George Will on Pharmaceutical Imports

George Will being George Will

In ABC’s New Hampshire debate, McCain said: “Why shouldn’t we be able to reimport drugs from Canada ?” A conservative’s answer is: That amounts to importing Canada’s price controls, a large step toward a system in which some medicines would be inexpensive but many others — new pain-relieving, life-extending pharmaceuticals — would be unavailable.

Mr. Will prides himself on being a conservative, so I presume when he writes about a conservative’s answer, he means his own.

Which means, I guess, that Mr. Will would support preventing Americans from importing or reimporting food from Mexico. There are price ceilings on a number of products, including tortillas, and the government has muscled the big corn flour producers into keeping prices low, and importing food from Mexico will, in effect, amount to importing Mexico’s price controls on food.

But Mexico is small potatoes, er, make that small corn. Last year the Chinese government froze prices on a wide range of goods and services “including those for land, transport, utilities and fuel.” These are all inputs into the stuff Americans buy from China, an in effect put an upper limit on the amount that suppliers of these inputs can charge in the US. After all, American users of those inputs have to compete with Chinese users of those inputs. Thus, by Mr. Will’s logic, allowing Americans to purchase goods from China is equivalent to importing the Chinese system of price controls for land, transport, utilities and fuel.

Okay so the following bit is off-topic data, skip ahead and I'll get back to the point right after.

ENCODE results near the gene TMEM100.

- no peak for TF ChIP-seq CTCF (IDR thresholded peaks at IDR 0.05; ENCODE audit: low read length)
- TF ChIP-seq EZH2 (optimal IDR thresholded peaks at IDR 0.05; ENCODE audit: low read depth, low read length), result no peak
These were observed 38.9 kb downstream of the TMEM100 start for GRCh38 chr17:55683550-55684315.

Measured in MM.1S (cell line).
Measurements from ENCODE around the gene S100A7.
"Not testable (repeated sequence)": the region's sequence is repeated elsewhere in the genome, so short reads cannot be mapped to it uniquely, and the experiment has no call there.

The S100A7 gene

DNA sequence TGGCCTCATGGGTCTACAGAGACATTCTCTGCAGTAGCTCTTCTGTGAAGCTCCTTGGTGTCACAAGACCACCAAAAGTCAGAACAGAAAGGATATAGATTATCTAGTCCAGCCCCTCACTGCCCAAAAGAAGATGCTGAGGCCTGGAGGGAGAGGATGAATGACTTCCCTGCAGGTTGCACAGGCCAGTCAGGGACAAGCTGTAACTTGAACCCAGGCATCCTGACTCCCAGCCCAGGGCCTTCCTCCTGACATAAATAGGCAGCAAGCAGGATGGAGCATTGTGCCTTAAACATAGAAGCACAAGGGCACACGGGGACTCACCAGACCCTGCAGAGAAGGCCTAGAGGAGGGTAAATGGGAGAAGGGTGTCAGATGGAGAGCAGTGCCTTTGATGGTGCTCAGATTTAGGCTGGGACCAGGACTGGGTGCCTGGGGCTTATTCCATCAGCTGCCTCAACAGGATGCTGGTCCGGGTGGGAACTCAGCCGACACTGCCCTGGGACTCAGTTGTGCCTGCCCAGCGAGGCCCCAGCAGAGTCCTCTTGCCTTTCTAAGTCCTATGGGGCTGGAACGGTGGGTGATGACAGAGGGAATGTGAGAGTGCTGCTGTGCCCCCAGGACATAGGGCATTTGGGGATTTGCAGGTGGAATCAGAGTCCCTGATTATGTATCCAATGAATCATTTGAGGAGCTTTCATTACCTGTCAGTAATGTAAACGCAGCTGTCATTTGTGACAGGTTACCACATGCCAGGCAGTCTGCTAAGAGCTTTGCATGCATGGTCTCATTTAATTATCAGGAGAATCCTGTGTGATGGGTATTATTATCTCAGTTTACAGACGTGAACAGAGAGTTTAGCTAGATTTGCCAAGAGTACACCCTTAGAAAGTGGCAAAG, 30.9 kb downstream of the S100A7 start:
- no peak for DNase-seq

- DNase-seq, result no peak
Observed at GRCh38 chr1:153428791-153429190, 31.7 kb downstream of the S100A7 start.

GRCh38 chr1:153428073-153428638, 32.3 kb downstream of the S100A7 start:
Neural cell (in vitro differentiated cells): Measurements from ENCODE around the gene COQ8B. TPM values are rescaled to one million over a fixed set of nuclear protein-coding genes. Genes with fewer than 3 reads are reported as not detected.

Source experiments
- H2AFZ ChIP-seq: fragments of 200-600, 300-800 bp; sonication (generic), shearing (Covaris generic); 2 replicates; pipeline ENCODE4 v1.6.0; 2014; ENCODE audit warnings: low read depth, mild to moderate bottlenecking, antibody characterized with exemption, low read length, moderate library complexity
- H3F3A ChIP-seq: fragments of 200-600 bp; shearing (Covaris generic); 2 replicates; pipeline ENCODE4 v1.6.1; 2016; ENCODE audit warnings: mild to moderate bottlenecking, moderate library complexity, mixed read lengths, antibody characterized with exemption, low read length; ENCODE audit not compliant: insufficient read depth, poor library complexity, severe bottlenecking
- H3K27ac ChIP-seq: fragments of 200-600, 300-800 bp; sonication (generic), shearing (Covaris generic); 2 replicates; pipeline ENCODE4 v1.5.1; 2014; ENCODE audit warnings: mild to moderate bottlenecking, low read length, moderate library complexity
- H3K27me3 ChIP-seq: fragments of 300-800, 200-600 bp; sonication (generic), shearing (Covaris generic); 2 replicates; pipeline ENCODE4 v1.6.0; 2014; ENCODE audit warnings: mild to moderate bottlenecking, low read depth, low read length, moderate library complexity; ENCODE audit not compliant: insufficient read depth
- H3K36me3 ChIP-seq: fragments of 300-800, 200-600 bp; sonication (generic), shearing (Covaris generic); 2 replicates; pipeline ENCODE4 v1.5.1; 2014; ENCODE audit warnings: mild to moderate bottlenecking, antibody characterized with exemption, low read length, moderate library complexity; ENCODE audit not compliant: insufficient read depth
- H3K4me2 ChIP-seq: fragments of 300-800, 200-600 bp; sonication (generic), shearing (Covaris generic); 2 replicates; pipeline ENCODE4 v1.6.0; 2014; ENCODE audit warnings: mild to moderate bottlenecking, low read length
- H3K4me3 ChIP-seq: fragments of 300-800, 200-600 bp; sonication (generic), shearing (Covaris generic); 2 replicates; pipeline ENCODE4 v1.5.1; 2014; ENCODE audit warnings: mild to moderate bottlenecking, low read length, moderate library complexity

Now, maybe you’re thinking to yourself… cactus is stretching a point pretty thin here. We don’t import electricity from China directly so those price controls matter less than the price controls on something we import directly, like pharmaceuticals.

Which brings me to another post Mr. Will wrote a while back, one that a good liberal can agree with. Here Mr. Will rails against market distortions that keep the price of sugar in the US way above the world price. As he points out… this makes American users of sugar uncompetitive and costs jobs in the US. Are we to assume that Chinese regulations that keep Chinese the price of Chinese inputs low don’t do the same thing?

Anyway, I personally am not so sure we should put limits (other than those related to health or safety) on the imports of Canadian pharmaceuticals, Mexican food products or Chinese imports in general. But I don’t see how Mr. Will can make an argument that Americans shouldn’t be allowed to import pharmaceuticals from Canada without casting an equally grim eye toward stuff that comes from Mexico and China.